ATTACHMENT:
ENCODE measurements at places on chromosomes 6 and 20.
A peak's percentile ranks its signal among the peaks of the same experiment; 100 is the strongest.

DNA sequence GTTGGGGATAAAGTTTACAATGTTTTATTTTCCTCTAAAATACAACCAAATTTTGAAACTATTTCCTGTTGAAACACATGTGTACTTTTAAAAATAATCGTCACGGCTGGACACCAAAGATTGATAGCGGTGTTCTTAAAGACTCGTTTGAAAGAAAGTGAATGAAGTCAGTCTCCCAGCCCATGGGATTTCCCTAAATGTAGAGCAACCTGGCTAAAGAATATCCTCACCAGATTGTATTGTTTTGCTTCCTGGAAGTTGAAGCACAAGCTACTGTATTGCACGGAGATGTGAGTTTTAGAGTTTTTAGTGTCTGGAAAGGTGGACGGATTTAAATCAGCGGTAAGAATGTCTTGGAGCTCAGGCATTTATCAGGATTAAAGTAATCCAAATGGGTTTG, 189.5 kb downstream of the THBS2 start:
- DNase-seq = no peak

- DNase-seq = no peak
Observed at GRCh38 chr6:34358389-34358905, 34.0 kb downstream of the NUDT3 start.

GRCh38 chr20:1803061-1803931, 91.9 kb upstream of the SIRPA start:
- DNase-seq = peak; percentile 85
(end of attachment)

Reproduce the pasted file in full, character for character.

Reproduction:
ENCODE measurements at places on chromosomes 6 and 20.
A peak's percentile ranks its signal among the peaks of the same experiment; 100 is the strongest.

DNA sequence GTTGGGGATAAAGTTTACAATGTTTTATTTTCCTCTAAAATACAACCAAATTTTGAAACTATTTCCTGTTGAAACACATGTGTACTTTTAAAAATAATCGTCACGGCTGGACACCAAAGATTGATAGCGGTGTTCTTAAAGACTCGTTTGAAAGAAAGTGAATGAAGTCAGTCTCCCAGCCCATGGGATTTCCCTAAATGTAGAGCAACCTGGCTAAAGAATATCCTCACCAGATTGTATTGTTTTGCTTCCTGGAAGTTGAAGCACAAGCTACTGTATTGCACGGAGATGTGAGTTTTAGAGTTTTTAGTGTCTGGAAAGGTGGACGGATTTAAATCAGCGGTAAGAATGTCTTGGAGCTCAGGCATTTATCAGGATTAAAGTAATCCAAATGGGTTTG, 189.5 kb downstream of the THBS2 start:
- DNase-seq = no peak

- DNase-seq = no peak
Observed at GRCh38 chr6:34358389-34358905, 34.0 kb downstream of the NUDT3 start.

GRCh38 chr20:1803061-1803931, 91.9 kb upstream of the SIRPA start:
- DNase-seq = peak; percentile 85